Call it a slowdown, a downturn, or the dreaded "R" word: worries about the state of the US economy have increased across virtually all sectors save one: technology.
But has IT — like the Mafia and the US military before it — succeeded in becoming recession-proof? Certainly not. A survey of the current IT landscape, however, suggests that tech departments are well prepared to weather whatever comes their way in the next year, and that IT — thanks to lessons learned from the last downturn — is much more resistant to economic uncertainty than it once was.
Much has changed since the dot-com implosion and subsequent recession of 2001 and 2002, when the tech sector took a huge hit and many IT jobs were cut. Today, tech companies are faring better than the economy as a whole, with eight of the top 20 IT vendors exceeding Wall Street estimates for the first quarter of this year. More importantly, US corporate tech budgets will rise 2.3% this year, according to Gartner -- a dip from the research firm's earlier prediction of 3.3% and below the world average predicted budget increase of 3.3% (see panel below), but still near the 2.8% growth IT has averaged since emerging from the doldrums in 2004.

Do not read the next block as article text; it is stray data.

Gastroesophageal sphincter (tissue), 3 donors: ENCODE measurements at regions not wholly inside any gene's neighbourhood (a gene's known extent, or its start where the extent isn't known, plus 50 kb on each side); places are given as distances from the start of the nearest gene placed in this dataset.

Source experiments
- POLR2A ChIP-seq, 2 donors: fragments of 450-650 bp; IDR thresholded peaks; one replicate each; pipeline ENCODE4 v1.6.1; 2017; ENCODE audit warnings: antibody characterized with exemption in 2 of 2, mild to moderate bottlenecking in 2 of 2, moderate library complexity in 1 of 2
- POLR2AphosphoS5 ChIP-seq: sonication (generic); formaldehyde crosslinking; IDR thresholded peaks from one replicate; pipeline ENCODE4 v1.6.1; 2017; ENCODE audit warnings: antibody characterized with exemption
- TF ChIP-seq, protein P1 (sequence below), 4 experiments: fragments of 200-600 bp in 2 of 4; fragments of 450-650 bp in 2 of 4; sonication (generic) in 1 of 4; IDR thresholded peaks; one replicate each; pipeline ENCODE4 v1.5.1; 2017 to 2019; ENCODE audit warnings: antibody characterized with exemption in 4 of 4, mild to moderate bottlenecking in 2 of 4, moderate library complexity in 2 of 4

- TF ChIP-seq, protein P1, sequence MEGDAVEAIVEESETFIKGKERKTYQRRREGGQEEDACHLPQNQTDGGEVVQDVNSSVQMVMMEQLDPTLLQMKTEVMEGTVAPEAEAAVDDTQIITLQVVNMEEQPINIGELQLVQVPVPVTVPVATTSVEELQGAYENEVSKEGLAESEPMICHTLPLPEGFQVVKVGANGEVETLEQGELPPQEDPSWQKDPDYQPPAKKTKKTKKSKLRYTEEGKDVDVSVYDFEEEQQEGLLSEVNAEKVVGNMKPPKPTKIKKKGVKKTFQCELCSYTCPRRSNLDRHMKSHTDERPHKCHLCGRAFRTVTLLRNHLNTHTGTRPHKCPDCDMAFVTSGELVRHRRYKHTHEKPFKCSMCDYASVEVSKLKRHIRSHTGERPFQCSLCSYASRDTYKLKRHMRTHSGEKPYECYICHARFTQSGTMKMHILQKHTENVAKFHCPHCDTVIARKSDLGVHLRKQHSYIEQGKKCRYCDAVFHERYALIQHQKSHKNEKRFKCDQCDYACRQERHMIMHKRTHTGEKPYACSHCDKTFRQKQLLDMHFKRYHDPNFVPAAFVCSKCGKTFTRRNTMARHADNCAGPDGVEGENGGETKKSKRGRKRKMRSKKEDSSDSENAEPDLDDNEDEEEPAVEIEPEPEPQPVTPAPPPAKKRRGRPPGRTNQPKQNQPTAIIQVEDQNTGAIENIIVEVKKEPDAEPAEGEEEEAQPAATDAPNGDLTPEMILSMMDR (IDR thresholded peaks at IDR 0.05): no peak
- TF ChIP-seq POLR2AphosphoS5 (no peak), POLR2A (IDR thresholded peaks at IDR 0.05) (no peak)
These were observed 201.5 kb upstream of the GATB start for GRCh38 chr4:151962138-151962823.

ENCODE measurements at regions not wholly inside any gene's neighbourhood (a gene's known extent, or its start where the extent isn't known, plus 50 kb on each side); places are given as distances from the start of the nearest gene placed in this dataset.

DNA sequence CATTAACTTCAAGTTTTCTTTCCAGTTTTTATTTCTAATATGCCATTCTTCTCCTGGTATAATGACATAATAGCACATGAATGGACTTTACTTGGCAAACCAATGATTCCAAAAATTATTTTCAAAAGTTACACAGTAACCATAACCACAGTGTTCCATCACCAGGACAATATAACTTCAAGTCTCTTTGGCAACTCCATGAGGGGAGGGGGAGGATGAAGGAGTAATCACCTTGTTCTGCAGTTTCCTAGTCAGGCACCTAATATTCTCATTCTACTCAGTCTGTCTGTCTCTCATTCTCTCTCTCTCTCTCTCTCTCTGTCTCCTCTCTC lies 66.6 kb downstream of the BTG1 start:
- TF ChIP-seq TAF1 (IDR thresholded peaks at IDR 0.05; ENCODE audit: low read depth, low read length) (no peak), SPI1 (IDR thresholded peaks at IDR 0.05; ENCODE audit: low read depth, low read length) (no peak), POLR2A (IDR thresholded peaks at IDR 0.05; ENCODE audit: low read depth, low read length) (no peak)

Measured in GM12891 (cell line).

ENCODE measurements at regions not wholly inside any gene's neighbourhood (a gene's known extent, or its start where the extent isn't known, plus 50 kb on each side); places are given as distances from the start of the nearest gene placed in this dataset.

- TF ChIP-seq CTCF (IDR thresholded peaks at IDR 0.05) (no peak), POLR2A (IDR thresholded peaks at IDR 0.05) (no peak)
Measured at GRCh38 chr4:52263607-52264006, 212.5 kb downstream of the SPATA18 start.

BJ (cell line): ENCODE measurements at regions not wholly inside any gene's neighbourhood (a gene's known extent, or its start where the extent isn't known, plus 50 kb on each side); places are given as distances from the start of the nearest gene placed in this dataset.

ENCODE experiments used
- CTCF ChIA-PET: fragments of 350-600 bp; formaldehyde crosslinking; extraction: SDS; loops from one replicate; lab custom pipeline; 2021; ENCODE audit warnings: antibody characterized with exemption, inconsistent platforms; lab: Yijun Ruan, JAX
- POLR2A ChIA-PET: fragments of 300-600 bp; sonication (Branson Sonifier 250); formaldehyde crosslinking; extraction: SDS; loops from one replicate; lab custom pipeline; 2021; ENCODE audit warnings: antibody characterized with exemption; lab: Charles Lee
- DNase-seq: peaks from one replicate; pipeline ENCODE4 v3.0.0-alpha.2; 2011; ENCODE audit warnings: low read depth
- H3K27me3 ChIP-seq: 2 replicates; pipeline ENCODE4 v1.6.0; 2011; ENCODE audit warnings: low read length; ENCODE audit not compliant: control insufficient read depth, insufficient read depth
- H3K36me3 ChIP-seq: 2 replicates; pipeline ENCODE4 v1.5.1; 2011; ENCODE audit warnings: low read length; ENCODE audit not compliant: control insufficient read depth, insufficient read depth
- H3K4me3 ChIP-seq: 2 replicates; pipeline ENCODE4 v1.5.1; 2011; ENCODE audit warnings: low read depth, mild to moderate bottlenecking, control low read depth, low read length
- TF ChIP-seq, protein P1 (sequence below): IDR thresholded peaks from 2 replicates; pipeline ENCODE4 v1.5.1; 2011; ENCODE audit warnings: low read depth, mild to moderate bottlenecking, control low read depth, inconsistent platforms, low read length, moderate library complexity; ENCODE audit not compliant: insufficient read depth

The major shift for IT during the past few years has been a much sharper focus on cost containment and ROI, not to mention significantly leaner staffs. Thanks to IT practices such as SaaS (software as a service), outsourcing, and virtualisation, the cost of obtaining essential IT services is much lower than in years past. Most important, technology is now viewed by virtually everyone at the C level as a key strategic component of business success. Organisations that slash their tech budgets could end up cutting their own throats.
IT is a much different animal than it was during the last downturn. The white elephant in the room — the big CRM or ERP project that was going to revolutionise the company and is now hopelessly late, over budget, and mired in political infighting — isn't there anymore. Like Elvis, it left the building a long time ago.
In its place came smaller, nimbler, more focused projects that had to deliver on their investment or end up red-pencilled. So cost-conscious company controllers looking to trim fat off the IT budget this time round may be forced to look elsewhere.
"In the past, there was clearly a 'build it and they will come' mentality," says Guy Fardone, CTO of Evolve IP, a managed technology provider based in Philadelphia. "Everybody got caught up in that. That's not happening now."
At the same time, it's also a lot cheaper to fulfill IT functions than it used to be. The rise of SaaS and the emergence of flexible licensing agreements have made it possible to get the same work done for far less money, adds Fardone.